Large percentages of Burbank Unified students fell well short of healthy fitness guidelines established by the state of California.
During a school board meeting this past Thursday, John Paramo, the district's director of secondary education, acknowledged that over half of district fifth-graders tested in 2017 did not meet minimum state standards though those numbers improve in middle school and high school.
Every year, the district conducts fitness examinations, as part of a program called Fitnessgram, with students in fifth, seventh and ninth grades.
The California Department of Education created standards for physical education in 2005 and requires districts test annually.
The Fitnessgram focuses on six areas consisting of aerobic capacity, body composition, abdominal strength and endurance, trunk strength and flexibility, upper-body strength and endurance as well as overall flexibility.
The aerobic capacity test, for instance, measures a child's ability to run a mile, while the body composition portion focuses on skin-fold measurements and body mass index.
A 13-year-old boy would need to complete at least 12 90-degree push-ups, eight modified pull-ups and 12 flexed-arm hangs to pass the upper-body strength and endurance test.
A 15-year-old girl would need a "trunk lift" between 9 to 12 inches to satisfy requirements for the trunk strength and flexibility portion of the exam.
In a trunk lift, a student lays flat on their stomach, with their arms to their sides, then the student lifts their upper body off the ground, and holds it up long enough to be measured.
California considers students who successfully complete all six tests to be in the Healthy Fitness Zone, while the minimum passing grade is the fulfillment of five of six standards.
Only 47.2% of fifth-graders met five or more standards, while the number jumped to 63.9% for seventh-graders and 68.5% for ninth-graders.
The number of fifth-graders, which fell almost 5% in two years, concerned board member Roberta Reynolds.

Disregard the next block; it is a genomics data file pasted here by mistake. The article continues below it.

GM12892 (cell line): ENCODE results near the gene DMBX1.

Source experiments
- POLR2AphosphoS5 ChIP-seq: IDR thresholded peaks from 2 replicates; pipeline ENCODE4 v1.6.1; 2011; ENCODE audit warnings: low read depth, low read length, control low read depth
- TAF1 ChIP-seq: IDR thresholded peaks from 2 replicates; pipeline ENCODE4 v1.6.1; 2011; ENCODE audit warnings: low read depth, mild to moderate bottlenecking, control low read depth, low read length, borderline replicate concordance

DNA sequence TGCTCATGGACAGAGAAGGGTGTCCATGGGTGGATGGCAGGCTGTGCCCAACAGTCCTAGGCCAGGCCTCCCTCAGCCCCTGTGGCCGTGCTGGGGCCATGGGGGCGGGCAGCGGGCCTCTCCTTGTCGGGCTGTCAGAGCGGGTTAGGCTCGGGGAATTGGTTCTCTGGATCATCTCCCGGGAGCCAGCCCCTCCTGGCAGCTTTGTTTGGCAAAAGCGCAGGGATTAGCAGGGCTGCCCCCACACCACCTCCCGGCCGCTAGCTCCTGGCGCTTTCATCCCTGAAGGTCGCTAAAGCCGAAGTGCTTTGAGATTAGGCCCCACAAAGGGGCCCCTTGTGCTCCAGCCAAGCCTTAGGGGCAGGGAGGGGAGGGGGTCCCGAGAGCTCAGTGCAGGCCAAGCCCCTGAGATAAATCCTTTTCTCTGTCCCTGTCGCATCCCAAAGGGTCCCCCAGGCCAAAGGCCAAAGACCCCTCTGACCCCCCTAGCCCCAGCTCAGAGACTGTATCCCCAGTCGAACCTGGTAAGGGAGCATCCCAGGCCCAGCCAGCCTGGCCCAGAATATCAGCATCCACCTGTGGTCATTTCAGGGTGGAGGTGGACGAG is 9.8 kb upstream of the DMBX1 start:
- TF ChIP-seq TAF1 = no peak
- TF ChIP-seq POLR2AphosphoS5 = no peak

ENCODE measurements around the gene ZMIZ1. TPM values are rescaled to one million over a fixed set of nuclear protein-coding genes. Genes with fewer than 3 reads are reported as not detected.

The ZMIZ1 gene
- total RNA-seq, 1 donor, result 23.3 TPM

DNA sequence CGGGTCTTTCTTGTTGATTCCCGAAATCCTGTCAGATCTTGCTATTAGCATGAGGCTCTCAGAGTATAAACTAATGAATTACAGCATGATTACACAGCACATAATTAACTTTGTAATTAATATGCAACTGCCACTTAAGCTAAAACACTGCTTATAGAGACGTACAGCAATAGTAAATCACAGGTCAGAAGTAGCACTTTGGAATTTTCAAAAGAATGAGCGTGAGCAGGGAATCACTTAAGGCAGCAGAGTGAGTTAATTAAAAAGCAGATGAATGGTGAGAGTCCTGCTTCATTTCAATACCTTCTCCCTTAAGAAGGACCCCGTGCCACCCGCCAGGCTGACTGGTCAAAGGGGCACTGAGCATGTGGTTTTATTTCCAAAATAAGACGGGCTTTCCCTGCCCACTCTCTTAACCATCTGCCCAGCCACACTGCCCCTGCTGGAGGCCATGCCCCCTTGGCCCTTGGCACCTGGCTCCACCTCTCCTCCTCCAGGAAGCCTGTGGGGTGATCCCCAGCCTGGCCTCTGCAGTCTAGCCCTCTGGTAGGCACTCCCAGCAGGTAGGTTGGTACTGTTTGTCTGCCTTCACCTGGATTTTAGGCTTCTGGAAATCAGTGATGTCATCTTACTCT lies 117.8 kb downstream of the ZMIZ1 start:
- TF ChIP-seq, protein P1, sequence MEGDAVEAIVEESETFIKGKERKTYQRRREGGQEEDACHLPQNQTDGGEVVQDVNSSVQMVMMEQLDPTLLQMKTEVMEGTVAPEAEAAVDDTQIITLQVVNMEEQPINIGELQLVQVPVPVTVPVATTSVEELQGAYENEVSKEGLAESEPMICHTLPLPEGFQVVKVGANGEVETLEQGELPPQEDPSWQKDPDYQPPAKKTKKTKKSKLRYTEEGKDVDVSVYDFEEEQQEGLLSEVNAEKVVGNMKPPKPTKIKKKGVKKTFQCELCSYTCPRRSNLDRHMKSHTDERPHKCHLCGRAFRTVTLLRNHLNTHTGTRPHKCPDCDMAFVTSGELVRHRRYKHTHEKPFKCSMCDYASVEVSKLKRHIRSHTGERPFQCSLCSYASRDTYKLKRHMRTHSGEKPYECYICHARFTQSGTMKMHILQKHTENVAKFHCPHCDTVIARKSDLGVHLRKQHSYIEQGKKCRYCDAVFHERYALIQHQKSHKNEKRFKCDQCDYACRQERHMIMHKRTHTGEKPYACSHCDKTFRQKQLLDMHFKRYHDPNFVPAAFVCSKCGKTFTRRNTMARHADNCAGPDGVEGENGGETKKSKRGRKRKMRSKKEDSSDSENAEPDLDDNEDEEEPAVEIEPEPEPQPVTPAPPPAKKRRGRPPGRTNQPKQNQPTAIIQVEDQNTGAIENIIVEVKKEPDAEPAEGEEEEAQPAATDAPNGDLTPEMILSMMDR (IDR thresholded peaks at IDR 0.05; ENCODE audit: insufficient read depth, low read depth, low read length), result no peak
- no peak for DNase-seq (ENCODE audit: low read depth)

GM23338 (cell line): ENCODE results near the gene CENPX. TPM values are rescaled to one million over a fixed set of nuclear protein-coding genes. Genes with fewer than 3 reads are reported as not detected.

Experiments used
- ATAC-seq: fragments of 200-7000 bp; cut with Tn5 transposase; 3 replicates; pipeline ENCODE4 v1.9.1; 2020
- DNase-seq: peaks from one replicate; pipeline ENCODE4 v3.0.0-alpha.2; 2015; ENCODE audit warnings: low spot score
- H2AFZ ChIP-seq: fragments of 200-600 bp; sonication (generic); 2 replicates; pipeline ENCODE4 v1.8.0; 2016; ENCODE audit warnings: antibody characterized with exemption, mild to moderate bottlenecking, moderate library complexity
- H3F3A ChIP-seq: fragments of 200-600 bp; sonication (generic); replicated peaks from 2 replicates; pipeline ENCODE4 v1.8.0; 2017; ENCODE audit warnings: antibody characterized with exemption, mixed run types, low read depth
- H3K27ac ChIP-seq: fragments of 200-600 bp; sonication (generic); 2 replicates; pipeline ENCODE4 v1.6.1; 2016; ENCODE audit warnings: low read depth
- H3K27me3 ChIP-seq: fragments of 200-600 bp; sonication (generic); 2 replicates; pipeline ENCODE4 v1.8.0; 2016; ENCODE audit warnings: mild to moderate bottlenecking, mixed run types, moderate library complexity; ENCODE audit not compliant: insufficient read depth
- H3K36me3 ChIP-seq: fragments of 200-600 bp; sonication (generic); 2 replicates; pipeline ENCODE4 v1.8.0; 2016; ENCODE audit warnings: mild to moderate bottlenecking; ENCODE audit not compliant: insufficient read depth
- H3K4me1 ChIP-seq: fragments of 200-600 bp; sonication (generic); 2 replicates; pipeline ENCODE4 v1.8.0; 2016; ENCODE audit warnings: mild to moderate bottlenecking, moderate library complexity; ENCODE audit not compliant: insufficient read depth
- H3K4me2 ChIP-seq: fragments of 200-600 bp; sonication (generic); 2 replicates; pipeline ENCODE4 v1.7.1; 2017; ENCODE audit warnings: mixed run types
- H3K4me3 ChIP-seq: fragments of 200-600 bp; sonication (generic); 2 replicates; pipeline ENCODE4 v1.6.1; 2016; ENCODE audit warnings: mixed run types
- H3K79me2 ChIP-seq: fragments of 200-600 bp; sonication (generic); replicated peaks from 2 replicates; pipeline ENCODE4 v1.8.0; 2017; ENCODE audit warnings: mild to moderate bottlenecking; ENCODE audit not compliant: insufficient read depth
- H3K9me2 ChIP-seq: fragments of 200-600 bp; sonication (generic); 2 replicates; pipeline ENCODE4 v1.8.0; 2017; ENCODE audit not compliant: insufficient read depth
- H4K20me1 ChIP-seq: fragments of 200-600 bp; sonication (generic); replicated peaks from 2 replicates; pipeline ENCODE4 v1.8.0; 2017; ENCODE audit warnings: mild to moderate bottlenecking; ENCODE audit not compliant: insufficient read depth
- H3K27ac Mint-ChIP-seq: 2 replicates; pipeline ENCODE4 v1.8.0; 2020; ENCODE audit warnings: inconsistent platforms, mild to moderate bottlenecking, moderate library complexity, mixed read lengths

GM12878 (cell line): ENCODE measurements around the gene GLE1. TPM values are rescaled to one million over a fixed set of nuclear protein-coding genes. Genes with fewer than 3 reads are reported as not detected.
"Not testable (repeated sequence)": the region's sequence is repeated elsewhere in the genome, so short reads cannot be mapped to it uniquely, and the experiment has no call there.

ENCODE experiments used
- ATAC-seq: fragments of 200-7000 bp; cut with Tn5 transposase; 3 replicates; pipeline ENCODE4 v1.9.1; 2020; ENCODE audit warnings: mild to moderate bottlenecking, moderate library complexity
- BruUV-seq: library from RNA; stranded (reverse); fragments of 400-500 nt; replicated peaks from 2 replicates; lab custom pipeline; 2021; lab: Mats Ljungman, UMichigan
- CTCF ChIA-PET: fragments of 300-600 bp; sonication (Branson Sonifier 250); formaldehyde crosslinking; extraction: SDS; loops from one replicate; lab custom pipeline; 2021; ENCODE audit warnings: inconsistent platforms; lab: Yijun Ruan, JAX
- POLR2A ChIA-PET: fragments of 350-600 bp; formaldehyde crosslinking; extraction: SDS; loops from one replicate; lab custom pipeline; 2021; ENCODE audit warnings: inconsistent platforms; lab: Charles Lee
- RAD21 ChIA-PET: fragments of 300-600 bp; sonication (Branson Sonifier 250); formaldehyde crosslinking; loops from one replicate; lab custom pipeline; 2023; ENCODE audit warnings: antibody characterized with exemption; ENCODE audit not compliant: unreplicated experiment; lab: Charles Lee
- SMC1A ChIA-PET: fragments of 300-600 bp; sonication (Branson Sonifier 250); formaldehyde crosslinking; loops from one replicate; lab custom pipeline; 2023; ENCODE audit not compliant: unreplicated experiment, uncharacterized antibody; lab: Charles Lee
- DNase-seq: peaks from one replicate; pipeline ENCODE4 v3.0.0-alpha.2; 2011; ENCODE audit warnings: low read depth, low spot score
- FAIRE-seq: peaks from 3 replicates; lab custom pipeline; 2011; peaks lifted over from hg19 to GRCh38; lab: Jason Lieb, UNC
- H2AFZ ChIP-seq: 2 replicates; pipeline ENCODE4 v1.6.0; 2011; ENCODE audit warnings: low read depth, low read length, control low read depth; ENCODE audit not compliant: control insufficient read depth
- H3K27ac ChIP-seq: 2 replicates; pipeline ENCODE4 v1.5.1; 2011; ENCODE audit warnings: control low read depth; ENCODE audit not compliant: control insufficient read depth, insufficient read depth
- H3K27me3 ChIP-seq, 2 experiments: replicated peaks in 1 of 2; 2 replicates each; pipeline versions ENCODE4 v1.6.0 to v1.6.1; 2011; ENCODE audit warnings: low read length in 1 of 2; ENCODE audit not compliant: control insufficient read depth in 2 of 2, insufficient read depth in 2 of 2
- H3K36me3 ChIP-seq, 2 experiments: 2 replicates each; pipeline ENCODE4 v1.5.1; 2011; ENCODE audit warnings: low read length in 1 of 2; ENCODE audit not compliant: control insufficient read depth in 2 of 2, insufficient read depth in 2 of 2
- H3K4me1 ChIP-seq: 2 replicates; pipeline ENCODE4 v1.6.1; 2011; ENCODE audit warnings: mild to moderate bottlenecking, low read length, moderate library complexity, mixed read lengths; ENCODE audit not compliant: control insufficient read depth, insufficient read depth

"In [the fifth grade], they've dropped from [52.6%] to 47% in the last two years… There appears to be something happening with that group of students," Reynolds said.
Paramo wasn't sure what accounted for the sudden drop.
"I noticed that as well," he said. "I honestly don't know how to explain that anomaly."
As for students who went six for six, only 21.5% of fifth-graders, 36.1% of seventh-graders and 42.5% of ninth-graders can count themselves in such company.
While the 21.5% of fifth-graders who completed all tests in 2017 is an improvement from 20.7% in 2016, the rate is still well below the high of 29.4% in 2013.
There was some strong improvement in the seventh and ninth grades, however.
Seventh-graders who passed all six standards rose from 26.3% in 2016 to 36.1% last year, which was the second best mark since 2011.
Ninth-graders' results of 42.5% was the best ever from the previous high of 41.7% last year.
Burbank Unified also beat state averages in most categories as more local students completed five or more standards in seventh grade (63.9% compared to the state's 54.9%) and ninth grade (68.5% compared to 58.2%).
If there was one consistently difficult test across the board for Burbank Unified students, it was body composition, which reported the lowest mark for seventh- and ninth-graders and second lowest for fifth-graders.
"Historically, most of our kids — middle school, high school and elementary – have the hardest time meeting the… body mass index," Paramo said of a big portion of the body composition test. "So, having said that, if you're not going to meet the body-mass index, then you have to pass every other one."
While 68.8% of seventh-graders hit the body-composition standard, that number dipped to 65.6% for ninth-graders and 61.9% for fifth-graders.
Outside of body composition, Paramo said upper-body strength is a concern for all three grades, with aerobic capacity also an issue for fifth- and seventh-graders.
Last year, 3,355 BUSD students were tested.
"We're getting ready to start the season again, to start testing in the next couple of weeks," Paramo said. "I think that this year's data that we don't have yet is going to be even better."